Campaign Reform

09/22/2011 01:06 pm ET | Updated Nov 22, 2011

Campaign Reform Key to Governing and Recovery

Campaign reform is essential to enable public officials to focus on the peoples business and interests instead of personal and/or special interests.

Accordingly, legislation must be enacted that would:

(1) ban any and all gifts or campaign contributions to any elected official, candidate and political party or related entity from any and all sources;

(2) provide equal public financing to qualified candidates and/or incumbents commensurate with the office sought; limit the campaign season;

(3) cap campaign spending;

(4) mandate the return to the respective government funding source of all campaign financing not legitimately or appropriately spent;

(5) require, as a condition of all public air wave length licensing, that TV and radio stations allocate reasonable broadcast debate time appropriate to their respective office to all officially qualified candidates (under standards set by an independent, bi-partisan Congressional Campaign Reform Committee);

(6) disqualify any candidate and impose severe criminal and civil penalties for non-compliance by donors and/or recipients; and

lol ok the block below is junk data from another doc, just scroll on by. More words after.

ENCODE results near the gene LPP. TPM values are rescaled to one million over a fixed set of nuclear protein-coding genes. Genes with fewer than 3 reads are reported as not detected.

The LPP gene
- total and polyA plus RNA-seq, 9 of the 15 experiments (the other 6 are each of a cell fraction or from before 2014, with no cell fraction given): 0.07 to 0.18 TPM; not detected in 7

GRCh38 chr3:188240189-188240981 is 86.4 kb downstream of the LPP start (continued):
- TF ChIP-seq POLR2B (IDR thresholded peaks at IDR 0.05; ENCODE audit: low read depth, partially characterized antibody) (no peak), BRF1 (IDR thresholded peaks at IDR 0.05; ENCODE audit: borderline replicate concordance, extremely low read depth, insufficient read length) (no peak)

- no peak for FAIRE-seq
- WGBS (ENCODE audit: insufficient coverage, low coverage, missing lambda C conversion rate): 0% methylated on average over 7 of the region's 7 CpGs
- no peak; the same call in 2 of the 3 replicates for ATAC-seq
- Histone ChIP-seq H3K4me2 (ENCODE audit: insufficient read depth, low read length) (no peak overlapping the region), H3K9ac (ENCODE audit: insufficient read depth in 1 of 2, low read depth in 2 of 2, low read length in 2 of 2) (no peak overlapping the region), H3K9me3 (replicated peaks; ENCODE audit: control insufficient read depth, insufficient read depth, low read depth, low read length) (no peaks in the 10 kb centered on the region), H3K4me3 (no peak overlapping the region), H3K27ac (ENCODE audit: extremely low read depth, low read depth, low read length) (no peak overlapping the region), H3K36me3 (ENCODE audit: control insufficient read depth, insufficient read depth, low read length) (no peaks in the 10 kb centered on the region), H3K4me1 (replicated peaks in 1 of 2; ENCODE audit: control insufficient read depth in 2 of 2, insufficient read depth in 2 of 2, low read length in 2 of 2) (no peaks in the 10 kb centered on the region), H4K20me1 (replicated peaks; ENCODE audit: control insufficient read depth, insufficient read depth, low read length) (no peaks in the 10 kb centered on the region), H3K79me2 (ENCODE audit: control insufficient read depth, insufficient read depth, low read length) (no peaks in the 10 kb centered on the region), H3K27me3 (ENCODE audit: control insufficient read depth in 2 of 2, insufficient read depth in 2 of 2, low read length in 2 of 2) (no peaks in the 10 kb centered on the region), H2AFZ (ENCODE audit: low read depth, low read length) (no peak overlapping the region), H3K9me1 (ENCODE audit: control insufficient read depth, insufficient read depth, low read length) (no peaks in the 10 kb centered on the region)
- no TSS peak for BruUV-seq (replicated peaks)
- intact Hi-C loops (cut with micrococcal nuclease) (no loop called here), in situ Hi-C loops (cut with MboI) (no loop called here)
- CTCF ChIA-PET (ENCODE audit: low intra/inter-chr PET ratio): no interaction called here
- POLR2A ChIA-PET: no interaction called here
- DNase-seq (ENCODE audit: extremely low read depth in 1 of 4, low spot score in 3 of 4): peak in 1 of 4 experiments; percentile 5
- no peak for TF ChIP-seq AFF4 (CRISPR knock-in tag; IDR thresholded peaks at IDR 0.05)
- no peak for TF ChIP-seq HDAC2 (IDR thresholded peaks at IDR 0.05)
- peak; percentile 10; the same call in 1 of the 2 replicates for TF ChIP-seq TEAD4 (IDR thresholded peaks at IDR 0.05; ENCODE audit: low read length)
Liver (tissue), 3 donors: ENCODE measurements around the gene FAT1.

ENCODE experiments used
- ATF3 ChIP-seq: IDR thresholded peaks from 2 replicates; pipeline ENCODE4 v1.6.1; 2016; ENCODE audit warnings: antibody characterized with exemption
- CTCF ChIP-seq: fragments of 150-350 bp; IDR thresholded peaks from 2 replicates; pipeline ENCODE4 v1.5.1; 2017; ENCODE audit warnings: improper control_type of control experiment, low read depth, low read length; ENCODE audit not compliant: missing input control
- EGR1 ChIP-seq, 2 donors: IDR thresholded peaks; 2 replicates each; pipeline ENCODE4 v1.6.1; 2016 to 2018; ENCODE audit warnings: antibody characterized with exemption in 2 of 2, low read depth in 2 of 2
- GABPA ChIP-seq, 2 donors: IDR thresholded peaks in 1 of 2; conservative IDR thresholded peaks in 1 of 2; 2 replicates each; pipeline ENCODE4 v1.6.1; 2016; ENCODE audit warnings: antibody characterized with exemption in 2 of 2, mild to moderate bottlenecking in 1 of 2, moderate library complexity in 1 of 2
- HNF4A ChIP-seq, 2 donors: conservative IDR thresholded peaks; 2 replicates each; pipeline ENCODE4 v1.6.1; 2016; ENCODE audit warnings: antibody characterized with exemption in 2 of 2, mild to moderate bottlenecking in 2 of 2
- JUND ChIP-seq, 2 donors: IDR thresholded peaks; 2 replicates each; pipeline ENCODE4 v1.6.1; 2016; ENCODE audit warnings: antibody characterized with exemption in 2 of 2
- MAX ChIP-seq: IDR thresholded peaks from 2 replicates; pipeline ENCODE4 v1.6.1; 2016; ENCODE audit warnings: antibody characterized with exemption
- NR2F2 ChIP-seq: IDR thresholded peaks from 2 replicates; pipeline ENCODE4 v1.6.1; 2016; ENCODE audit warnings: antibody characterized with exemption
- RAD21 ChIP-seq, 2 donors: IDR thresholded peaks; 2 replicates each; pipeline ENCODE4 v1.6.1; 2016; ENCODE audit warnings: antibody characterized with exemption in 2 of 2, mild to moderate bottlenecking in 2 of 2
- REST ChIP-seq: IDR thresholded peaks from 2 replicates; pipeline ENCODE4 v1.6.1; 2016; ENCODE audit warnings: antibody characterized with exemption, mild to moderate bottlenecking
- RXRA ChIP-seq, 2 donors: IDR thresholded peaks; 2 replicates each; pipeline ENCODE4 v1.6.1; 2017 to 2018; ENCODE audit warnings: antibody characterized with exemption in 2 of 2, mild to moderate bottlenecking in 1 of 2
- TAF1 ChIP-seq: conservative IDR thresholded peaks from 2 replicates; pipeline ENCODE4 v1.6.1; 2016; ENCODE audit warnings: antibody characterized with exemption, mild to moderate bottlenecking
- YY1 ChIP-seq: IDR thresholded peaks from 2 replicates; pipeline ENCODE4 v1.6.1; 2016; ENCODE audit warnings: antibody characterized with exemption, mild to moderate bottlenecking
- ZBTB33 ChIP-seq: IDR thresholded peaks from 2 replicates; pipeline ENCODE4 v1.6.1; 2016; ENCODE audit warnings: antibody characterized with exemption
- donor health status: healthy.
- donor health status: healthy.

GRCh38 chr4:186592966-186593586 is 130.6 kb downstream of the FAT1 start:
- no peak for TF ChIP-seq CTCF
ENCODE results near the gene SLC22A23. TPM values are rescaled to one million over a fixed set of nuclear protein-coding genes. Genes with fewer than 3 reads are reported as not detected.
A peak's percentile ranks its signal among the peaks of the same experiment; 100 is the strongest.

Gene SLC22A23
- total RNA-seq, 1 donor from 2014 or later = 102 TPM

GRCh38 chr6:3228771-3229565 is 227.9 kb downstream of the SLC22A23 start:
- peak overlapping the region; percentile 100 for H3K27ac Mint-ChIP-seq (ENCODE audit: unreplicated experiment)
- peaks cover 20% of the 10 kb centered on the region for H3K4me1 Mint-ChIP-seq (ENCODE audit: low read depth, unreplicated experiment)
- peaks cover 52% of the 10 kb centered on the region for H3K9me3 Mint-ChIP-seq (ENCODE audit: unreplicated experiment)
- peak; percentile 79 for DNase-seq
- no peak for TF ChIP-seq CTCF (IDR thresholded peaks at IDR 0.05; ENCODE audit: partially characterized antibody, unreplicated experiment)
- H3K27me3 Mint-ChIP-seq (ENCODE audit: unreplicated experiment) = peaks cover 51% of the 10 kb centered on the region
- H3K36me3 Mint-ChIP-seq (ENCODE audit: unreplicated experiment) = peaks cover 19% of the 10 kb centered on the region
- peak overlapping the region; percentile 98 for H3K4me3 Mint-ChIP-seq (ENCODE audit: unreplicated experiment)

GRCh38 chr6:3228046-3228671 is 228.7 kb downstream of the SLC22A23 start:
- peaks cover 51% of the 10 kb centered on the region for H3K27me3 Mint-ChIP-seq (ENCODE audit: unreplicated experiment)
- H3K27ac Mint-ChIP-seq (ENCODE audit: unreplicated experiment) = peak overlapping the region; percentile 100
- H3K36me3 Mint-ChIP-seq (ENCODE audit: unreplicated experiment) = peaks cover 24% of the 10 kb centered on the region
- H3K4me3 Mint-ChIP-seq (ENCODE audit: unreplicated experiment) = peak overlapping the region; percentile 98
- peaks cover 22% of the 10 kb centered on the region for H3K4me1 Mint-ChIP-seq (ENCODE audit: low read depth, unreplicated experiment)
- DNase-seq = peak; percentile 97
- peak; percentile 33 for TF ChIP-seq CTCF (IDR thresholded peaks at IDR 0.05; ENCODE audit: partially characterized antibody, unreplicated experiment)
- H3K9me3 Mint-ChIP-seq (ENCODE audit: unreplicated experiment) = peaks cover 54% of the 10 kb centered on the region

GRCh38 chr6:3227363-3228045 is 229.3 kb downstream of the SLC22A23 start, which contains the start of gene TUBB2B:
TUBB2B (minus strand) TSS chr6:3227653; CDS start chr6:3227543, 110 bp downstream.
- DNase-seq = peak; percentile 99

(7) extend the terms of members of the House of Representatives from 2 to 4 years to free them from continuous reelection campaigning and fund raising so they can concentrate on governing in the public interest.

Alternative: In the event banning campaign contributions is unconstitutional, legally require any and all individuals, businesses, unions, nonprofits, special interest groups or organizations and NGOs to publically disclose (including notifying their stockholders or members) any and all contributions to political campaigns, political parties, political funding entities, and special interest organizations, together with any and all lobbying expenditures to any entity imposing substantial civil and criminal penalties for non-compliance.

Harry L. Langer E/mail: